High Court To Revisit Campaign Finance Law
Saturday, January 20, 2007
The Supreme Court agreed yesterday to revisit the landmark 2002 legislation overhauling the nation's campaign finance laws, moving to settle the role of campaign spending by corporations, unions and special interest groups in time for the 2008 presidential primaries.
It would be the first time the court has reviewed the McCain-Feingold law of 2002 since justices ruled 5 to 4 three years ago that the act was constitutional. Since then, Justice Sandra Day O'Connor, who was in the majority, has been replaced by Justice Samuel A. Alito Jr.
At issue in the case is the question of whether so-called issue advocacy ads paid for by the general funds of special interest groups and broadcast in the period before a federal election may mention specific candidates. A three-judge panel in Washington last month overturned that prohibition, which is one of the key provisions of the law known formally as the Bipartisan Campaign Reform Act.
"The stakes are enormous," said Michael E. Toner, a Federal Election Commission member who served on President Bush's campaign in 2000. "We're watching this case very closely."
The specific rule against naming a candidate -- 30 days before a primary and 60 days before a general election -- is one of the bright lines in the act governing the role special interest groups may play in the election and, to its supporters, one of the act's virtues.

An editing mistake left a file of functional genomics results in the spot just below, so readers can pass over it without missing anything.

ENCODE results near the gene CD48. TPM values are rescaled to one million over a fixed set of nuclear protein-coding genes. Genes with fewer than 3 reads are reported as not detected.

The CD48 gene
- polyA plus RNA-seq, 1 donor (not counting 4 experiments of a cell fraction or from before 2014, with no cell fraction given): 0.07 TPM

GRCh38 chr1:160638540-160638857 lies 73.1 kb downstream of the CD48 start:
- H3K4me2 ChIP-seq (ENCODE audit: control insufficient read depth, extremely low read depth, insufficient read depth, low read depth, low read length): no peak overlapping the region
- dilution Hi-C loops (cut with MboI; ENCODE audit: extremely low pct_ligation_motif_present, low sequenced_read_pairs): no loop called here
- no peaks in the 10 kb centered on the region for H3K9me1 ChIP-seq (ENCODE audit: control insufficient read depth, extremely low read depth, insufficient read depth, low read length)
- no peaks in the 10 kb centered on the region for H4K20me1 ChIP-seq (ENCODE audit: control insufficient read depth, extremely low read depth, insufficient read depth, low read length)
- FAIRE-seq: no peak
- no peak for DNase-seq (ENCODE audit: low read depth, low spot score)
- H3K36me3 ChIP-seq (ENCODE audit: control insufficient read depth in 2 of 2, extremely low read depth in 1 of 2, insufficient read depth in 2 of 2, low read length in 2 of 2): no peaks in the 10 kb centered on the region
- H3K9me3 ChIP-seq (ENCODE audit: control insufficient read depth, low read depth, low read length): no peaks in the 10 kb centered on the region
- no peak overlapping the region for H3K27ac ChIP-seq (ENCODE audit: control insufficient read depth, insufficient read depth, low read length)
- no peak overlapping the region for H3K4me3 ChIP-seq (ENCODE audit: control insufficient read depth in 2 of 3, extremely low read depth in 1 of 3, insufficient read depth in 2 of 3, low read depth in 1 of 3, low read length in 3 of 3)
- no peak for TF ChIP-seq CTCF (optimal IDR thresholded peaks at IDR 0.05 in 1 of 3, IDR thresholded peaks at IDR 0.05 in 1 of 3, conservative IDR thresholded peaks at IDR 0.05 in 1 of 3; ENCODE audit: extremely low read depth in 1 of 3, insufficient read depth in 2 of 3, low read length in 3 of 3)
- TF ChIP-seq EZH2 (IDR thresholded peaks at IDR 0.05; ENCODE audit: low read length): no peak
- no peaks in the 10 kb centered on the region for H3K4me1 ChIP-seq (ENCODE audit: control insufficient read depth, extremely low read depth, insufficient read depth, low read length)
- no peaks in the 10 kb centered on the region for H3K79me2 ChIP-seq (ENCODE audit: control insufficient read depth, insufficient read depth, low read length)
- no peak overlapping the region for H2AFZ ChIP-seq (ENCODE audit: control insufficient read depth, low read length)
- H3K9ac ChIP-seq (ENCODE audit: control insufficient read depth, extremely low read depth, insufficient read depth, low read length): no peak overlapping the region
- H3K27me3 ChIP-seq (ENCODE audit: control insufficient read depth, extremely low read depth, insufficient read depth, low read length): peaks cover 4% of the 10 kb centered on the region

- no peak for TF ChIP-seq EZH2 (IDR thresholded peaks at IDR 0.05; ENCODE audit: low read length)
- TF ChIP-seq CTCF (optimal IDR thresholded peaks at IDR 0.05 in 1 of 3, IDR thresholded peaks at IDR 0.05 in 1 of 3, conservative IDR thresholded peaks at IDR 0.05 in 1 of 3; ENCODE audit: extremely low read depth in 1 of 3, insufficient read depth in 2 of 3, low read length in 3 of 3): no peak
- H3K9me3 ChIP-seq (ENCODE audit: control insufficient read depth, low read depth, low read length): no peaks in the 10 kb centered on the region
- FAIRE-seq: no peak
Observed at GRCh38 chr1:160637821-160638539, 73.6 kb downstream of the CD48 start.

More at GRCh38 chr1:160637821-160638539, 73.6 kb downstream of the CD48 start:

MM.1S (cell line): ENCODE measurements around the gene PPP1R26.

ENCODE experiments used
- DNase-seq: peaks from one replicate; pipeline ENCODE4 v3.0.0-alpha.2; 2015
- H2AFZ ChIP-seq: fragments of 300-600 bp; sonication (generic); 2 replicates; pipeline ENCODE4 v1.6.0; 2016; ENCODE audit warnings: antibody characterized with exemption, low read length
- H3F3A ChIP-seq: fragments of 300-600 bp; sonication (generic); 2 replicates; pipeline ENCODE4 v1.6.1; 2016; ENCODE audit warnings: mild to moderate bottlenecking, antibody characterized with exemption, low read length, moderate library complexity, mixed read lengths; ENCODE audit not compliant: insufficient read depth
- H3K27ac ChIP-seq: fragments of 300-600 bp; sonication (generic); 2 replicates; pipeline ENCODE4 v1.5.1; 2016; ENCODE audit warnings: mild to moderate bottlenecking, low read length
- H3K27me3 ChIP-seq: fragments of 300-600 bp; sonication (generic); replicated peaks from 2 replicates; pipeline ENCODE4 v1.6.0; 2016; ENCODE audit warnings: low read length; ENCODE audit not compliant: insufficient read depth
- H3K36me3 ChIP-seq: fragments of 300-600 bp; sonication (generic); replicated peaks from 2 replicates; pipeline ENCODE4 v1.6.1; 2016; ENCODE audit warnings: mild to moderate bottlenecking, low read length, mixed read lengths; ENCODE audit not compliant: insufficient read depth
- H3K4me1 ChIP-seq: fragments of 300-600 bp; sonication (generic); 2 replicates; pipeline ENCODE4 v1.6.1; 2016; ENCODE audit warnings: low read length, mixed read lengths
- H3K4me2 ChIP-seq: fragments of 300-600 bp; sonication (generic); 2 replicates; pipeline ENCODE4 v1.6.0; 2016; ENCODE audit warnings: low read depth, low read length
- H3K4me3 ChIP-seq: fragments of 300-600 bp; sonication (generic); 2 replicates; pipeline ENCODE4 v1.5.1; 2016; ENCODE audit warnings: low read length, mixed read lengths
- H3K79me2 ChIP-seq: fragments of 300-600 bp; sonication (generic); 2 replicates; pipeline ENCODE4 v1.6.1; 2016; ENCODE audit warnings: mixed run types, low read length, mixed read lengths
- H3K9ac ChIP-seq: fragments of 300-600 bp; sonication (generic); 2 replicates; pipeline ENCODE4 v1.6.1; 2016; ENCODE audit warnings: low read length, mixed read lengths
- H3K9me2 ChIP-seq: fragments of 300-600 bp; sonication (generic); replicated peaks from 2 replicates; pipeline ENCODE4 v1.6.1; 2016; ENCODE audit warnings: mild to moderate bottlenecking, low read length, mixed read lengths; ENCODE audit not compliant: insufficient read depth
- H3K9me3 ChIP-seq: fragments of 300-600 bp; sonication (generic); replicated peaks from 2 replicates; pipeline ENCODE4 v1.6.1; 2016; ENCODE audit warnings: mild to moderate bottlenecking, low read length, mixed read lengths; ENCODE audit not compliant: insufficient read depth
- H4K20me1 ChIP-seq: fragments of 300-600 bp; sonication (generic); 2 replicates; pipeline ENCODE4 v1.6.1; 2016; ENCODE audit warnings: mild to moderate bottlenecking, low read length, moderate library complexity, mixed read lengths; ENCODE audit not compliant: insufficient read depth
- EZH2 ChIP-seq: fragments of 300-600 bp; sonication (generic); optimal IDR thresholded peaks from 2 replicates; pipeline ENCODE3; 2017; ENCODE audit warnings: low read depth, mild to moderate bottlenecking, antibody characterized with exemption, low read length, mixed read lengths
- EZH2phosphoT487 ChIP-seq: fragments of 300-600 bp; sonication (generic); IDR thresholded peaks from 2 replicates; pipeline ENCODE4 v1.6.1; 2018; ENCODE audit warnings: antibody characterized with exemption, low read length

"One of the advantages of McCain-Feingold is that it's clear," said Trevor Potter, an adviser to Sen. John McCain (R-Ariz.), the law's namesake, and president of the Campaign Legal Center.
If the justices uphold the lower-court ruling, Potter predicts additional disputes in the courts and at the FEC about when an independent group's commercial would be considered legitimate issue advocacy, and when it would be considered an attempt to influence the outcome of an election.
"You will have endless challenges to see where the line should be," he said.
But James Bopp Jr., the Indiana attorney and Republican National Committee member who brought the case on behalf of Wisconsin Right to Life, said the current prohibition cracks down on groups that are merely intending to influence lawmakers in the manner encouraged by the First Amendment.
The right to petition the government, Bopp said, should not be limited simply because it makes campaign finance laws too complicated.
"The court is perfectly capable of drawing a sensible and reasonable line between grass-roots lobbying and influencing an election," Bopp said.
The justices moved quickly to take the case, which they will hear in April, in time for a ruling by the end of the court's summer term. It will make for unusual political pairings.